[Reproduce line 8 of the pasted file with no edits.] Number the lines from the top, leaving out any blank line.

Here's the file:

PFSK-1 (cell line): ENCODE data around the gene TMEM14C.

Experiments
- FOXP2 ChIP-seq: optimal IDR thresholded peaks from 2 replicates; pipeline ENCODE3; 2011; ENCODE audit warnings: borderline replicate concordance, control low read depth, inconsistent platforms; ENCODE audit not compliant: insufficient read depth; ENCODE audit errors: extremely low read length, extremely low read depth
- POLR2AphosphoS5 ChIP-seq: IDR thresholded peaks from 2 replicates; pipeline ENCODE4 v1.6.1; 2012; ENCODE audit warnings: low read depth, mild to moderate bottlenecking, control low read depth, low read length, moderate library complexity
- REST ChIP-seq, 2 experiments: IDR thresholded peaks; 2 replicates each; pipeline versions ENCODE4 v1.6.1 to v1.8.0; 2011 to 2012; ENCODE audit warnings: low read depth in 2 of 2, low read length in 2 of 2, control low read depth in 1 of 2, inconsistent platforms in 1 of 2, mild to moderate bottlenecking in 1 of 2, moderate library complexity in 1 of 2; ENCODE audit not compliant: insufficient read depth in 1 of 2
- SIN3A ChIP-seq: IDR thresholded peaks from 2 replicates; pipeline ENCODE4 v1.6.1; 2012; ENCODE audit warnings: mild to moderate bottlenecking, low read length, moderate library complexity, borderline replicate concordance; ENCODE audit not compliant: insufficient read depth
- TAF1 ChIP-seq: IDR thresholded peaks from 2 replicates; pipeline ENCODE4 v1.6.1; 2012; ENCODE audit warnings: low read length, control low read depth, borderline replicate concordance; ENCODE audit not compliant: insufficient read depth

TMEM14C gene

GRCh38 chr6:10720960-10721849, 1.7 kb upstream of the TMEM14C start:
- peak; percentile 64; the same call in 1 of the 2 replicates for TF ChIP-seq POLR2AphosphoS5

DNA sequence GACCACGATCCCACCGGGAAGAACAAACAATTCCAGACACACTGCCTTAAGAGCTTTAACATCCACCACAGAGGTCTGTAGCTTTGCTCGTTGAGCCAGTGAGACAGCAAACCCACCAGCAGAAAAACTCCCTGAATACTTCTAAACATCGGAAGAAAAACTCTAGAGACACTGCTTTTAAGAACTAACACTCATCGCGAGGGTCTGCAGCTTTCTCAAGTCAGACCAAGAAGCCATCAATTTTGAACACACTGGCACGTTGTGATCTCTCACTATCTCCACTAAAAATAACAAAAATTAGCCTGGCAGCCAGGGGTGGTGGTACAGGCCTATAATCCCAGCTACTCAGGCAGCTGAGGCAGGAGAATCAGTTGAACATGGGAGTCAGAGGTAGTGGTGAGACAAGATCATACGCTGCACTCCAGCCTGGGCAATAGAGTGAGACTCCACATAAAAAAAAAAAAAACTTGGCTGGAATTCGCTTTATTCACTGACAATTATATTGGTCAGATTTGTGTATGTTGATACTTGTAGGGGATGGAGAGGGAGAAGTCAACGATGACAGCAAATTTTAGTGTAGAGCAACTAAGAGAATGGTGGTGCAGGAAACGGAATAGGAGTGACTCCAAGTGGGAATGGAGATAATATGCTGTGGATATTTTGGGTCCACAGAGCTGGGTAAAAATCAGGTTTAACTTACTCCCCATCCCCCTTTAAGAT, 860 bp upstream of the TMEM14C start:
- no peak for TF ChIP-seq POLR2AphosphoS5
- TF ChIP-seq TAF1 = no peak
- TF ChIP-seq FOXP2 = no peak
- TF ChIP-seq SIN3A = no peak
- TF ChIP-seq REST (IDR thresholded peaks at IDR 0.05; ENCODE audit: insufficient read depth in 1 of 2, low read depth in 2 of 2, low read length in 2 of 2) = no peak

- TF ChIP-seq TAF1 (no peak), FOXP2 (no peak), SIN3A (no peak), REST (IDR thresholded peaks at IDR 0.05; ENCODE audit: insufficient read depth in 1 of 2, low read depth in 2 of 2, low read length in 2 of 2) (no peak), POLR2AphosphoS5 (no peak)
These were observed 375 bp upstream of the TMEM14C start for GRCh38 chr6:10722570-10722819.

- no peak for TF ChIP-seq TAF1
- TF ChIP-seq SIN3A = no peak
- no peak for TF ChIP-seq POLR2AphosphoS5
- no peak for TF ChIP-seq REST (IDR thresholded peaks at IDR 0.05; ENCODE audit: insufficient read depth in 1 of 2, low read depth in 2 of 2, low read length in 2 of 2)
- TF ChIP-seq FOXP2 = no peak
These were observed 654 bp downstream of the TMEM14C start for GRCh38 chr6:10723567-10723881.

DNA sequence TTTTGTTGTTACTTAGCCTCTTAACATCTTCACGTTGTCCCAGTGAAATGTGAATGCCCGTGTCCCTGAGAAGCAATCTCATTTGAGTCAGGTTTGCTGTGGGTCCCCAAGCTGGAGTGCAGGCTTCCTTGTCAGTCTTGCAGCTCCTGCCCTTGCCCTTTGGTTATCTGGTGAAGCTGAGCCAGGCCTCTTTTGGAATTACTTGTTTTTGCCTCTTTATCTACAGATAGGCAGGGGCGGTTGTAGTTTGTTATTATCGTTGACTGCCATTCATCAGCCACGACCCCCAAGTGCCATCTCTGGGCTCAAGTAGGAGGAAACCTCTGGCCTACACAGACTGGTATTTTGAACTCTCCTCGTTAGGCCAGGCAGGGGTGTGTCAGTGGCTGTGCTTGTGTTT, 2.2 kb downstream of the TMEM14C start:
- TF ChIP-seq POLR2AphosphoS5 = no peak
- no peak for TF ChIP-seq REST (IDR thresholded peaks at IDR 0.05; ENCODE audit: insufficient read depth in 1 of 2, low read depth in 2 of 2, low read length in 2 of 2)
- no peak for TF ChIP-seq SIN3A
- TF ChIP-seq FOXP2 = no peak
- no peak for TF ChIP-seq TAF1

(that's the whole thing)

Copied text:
TMEM14C gene